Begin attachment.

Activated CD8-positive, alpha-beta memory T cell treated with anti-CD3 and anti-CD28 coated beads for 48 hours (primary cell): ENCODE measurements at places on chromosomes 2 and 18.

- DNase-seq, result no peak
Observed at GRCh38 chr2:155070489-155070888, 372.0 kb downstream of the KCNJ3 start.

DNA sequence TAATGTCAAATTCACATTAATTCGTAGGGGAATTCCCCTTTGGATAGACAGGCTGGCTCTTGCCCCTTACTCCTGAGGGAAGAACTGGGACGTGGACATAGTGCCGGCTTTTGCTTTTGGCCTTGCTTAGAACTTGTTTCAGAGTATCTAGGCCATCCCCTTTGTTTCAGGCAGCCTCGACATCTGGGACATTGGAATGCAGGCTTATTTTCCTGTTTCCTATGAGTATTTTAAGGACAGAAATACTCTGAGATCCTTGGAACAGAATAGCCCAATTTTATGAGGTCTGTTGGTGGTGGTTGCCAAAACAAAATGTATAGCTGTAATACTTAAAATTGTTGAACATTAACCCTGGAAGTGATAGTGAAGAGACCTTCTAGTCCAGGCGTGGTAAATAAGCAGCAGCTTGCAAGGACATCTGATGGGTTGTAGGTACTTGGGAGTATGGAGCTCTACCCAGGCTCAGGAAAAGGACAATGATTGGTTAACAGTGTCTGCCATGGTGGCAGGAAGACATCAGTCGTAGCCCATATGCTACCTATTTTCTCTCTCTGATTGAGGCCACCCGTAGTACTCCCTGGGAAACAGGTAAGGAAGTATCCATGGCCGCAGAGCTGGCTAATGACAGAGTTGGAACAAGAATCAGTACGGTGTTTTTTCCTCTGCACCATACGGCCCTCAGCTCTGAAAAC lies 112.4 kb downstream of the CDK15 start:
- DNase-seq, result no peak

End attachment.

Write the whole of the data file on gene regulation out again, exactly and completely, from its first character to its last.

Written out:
Activated CD8-positive, alpha-beta memory T cell treated with anti-CD3 and anti-CD28 coated beads for 48 hours (primary cell): ENCODE measurements at places on chromosomes 2 and 18.

- DNase-seq, result no peak
Observed at GRCh38 chr2:155070489-155070888, 372.0 kb downstream of the KCNJ3 start.

DNA sequence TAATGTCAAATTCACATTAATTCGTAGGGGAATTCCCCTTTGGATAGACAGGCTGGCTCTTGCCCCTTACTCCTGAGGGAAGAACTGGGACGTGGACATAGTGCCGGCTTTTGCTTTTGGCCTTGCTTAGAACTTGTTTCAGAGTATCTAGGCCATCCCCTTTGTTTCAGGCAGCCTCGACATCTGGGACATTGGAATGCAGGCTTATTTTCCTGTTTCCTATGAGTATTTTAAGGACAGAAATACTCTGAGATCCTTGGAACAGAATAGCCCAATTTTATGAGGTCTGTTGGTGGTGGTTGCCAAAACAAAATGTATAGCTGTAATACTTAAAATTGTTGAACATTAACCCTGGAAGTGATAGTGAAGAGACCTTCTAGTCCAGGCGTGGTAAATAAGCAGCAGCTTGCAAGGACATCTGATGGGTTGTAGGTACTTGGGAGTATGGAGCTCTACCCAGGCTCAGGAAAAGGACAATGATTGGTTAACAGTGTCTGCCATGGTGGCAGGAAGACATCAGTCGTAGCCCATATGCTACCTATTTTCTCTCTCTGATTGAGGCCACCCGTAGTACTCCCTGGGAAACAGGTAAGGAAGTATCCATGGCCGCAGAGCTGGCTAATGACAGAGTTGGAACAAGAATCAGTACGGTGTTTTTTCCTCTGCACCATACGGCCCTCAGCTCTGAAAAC lies 112.4 kb downstream of the CDK15 start:
- DNase-seq, result no peak